- Nov 10, 2017
App Store: Dropbox Passwords - By Invite
A Dropbox password manager has been quietly added to the App Store, but it is currently listed as ‘by invite.’ This means that you can download it, but can’t yet activate it. An Android version is also available on the Play store, subject to the same restriction …
Password managers always use end-to-end encryption to ensure that the cloud service has no access to your passwords, but Dropbox goes one step further, by using zero-knowledge encryption.Dropbox Passwords provides password security by storing all your passwords in one secure place, then fills in usernames and passwords so you can instantly sign in to websites and apps. You can easily create and store unique, secure passwords as you sign up for new accounts.
Never get locked out of your accounts again. Using this new password keeper from Dropbox, you can sign in to your favorite banking, streaming, and e-commerce sites and apps—you can even shop and checkout securely.
- Sign in to apps and websites with one click
- Store passwords as you sign in to sites and apps
- Access your passwords from anywhere with automatic syncing to all your devices
This means that you can login to Dropbox without the server knowing your login password.
You don’t use your actual password to login; instead, the server asks the app to perform a series of mathematical calculations which use your password as one of the elements, and then provide the answers to the server. The server is able to verify that the results are correct without actually knowing your password. If someone hacked the Dropbox server, they would not get your password and would be unable to login as you.
Enabling the server to verify a correct result without knowing your password involves a complex process developed by MIT researchers back in the 1980s, but Wikipedia has some useful analogies to make sense of the basic idea. One of these involves two differently-colored balls and a color-blind friend.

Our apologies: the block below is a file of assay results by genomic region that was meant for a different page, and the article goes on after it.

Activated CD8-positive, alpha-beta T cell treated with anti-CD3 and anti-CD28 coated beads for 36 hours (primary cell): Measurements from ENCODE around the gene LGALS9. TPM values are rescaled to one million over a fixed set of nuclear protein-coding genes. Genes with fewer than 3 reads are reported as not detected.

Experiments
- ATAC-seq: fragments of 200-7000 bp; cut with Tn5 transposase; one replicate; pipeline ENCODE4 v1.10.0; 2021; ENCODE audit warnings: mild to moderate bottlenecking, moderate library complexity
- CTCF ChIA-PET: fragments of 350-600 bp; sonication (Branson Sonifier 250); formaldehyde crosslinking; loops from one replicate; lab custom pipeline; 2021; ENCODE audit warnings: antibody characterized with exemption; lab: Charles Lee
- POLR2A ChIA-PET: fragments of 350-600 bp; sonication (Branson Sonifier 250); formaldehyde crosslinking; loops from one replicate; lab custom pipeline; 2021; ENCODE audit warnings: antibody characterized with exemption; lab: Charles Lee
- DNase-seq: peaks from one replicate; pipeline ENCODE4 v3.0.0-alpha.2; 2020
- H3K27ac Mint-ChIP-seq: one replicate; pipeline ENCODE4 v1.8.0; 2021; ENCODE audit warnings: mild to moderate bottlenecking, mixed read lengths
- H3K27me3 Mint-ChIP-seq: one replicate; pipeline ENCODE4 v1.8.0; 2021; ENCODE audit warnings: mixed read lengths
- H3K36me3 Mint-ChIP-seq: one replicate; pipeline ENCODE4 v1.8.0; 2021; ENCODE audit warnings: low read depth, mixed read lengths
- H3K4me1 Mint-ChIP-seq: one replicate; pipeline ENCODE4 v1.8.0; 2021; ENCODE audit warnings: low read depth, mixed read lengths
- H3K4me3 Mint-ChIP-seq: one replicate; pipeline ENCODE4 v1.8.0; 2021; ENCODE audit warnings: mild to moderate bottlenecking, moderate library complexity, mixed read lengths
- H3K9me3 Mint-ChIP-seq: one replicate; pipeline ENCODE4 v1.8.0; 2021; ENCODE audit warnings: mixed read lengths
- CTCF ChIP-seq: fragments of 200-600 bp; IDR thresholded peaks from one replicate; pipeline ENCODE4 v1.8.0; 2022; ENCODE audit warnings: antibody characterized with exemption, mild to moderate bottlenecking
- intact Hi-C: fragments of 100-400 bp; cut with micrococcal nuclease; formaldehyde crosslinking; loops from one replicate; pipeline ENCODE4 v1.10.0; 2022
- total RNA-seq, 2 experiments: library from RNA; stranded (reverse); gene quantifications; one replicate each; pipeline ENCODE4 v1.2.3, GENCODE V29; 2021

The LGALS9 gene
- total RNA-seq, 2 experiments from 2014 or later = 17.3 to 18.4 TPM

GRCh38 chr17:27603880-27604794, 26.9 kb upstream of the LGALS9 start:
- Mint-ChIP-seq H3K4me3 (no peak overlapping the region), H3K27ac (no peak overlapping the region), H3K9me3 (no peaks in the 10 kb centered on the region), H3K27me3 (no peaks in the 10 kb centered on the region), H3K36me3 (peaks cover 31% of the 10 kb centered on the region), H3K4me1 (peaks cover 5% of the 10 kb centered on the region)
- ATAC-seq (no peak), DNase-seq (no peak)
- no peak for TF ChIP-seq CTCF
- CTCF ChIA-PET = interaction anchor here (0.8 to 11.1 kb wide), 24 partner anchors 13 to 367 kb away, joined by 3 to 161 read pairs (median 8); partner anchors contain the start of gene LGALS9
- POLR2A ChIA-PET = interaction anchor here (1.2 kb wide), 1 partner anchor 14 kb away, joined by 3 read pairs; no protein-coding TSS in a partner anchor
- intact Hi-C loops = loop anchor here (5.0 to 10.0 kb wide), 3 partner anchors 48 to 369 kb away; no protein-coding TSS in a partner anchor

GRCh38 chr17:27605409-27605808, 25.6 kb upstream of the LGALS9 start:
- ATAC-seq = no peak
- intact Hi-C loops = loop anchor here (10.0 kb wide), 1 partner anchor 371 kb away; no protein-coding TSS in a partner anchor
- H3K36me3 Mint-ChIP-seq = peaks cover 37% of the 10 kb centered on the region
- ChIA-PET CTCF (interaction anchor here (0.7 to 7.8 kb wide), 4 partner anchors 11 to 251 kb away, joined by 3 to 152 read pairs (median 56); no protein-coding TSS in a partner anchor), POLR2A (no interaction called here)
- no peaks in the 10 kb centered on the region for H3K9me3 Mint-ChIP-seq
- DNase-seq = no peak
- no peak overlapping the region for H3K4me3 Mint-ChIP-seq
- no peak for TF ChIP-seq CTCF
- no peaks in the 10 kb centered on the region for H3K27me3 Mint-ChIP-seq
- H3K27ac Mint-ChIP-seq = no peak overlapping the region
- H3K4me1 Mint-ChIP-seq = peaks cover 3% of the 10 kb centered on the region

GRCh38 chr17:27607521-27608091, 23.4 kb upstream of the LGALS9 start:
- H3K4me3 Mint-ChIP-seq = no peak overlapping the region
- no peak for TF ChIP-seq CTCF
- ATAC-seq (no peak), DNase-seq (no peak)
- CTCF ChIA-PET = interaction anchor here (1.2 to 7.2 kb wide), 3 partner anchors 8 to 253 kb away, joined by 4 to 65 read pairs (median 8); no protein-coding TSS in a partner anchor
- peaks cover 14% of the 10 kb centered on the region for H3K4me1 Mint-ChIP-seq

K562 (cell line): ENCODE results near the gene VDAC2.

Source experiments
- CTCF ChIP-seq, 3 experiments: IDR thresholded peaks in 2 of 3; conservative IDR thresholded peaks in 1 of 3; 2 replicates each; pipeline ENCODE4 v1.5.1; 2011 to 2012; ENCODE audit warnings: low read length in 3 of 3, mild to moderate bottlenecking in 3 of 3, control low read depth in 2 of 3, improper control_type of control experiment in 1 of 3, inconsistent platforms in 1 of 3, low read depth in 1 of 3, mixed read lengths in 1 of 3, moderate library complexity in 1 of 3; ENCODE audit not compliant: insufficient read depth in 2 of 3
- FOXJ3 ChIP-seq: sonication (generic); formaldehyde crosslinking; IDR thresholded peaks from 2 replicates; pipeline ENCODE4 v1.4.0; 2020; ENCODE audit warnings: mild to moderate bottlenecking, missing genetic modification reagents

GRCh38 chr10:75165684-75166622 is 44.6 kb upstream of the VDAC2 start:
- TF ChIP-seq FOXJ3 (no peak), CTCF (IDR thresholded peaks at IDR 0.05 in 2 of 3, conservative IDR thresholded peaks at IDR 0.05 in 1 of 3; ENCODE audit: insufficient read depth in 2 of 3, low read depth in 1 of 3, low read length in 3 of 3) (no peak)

Imagine your friend is red-green colour-blind (while you are not) and you have two balls: one red and one green, but otherwise identical. To your friend they seem completely identical and he is skeptical that they are actually distinguishable. You want to prove to him they are in fact differently-coloured, but nothing else; in particular, you do not want to reveal which one is the red and which is the green ball.
Here is the proof system. You give the two balls to your friend and he puts them behind his back. Next, he takes one of the balls and brings it out from behind his back and displays it.
He then places it behind his back again and then chooses to reveal just one of the two balls, picking one of the two at random with equal probability. He will ask you, “Did I switch the ball?” This whole procedure is then repeated as often as necessary.
By looking at their colours, you can, of course, say with certainty whether or not he switched them. On the other hand, if they were the same colour and hence indistinguishable, there is no way you could guess correctly with probability higher than 50%.
Since the probability that you would have randomly succeeded at identifying each switch/non-switch is 50%, the probability of having randomly succeeded at all switch/non-switches approaches zero (“soundness”). If you and your friend repeat this “proof” multiple times (e.g. 100 times), your friend should become convinced (“completeness”) that the balls are indeed differently coloured.
The above proof is zero-knowledge because your friend never learns which ball is green and which is red; indeed, he gains no knowledge about how to distinguish the balls
A Dropbox password manager has been quietly added to the App Store, but it is currently listed as 'by invite.' This means that you can download it, but ...
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